Molecular characterization of the transition from acute to chronic kidney injury following ischemia/reperfusion.

JCI Insight
Publication Year: 
Jing Liu
Sanjeev Kumar
Egor Dolzhenko
Gregory F Alvarado
Jinjin Guo
Can Lu
Yibu Chen
Meng Li
Mark C Dessing
Riana K Parvez
Pietro E Cippa
A Michaela Krautzberger
Gohar Saribekyan
Andrew D Smith
Andrew P McMahon
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Scientific Abstract:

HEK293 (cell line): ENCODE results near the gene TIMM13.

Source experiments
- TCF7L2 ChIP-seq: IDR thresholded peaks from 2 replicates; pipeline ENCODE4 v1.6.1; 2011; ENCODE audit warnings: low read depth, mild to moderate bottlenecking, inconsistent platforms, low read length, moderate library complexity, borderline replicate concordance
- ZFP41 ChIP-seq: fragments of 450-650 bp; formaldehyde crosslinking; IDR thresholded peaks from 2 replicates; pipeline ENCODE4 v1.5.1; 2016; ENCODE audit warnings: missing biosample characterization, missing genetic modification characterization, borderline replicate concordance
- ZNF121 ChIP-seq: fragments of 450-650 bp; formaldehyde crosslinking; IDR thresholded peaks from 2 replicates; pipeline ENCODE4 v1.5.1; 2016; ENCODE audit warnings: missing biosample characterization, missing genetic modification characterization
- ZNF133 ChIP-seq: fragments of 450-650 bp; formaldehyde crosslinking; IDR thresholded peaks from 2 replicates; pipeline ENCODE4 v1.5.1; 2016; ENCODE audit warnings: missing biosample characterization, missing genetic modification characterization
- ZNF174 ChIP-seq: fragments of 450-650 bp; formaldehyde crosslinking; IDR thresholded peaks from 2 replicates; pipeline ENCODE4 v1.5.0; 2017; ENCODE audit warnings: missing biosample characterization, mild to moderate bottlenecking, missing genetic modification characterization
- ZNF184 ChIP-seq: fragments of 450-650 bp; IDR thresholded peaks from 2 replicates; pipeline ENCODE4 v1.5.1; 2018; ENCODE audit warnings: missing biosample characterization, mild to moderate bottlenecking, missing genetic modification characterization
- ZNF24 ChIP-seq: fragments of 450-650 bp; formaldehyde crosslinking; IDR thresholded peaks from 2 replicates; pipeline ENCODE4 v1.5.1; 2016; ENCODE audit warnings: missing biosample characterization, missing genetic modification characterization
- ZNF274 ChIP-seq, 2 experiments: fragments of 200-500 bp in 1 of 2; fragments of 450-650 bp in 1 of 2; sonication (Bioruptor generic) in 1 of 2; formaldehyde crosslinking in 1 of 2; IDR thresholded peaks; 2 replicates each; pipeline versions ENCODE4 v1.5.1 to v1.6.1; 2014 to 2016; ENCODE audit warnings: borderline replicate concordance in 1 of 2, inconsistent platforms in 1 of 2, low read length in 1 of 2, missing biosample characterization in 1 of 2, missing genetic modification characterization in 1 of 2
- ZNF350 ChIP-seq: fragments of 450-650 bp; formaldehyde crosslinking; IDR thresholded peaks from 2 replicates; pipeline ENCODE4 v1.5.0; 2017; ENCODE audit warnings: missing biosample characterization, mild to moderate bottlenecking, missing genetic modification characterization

Though an acute kidney injury (AKI) episode is associated with an increased risk of chronic kidney disease (CKD), the mechanisms determining the transition from acute to irreversible chronic injury are not well understood. To extend our understanding of renal repair, and its limits, we performed a detailed molecular characterization of a murine ischemia/reperfusion injury (IRI) model for 12 months after injury. Together, the data comprising RNA-sequencing (RNA-seq) analysis at multiple time points, histological studies, and molecular and cellular characterization of targeted gene activity provide a comprehensive profile of injury, repair, and long-term maladaptive responses following IRI. Tubular atrophy, interstitial fibrosis, inflammation, and development of multiple renal cysts were major long-term outcomes of IRI. Progressive proximal tubular injury tracks with de novo activation of multiple Krt genes, including Krt20, a biomarker of renal tubule injury. RNA-seq analysis highlights a cascade of temporal-specific gene expression patterns related to tubular injury/repair, fibrosis, and innate and adaptive immunity. Intersection of these data with human kidney transplant expression profiles identified overlapping gene expression signatures correlating with different stages of the murine IRI response. The comprehensive characterization of incomplete recovery after ischemic AKI provides a valuable resource for determining the underlying pathophysiology of human CKD.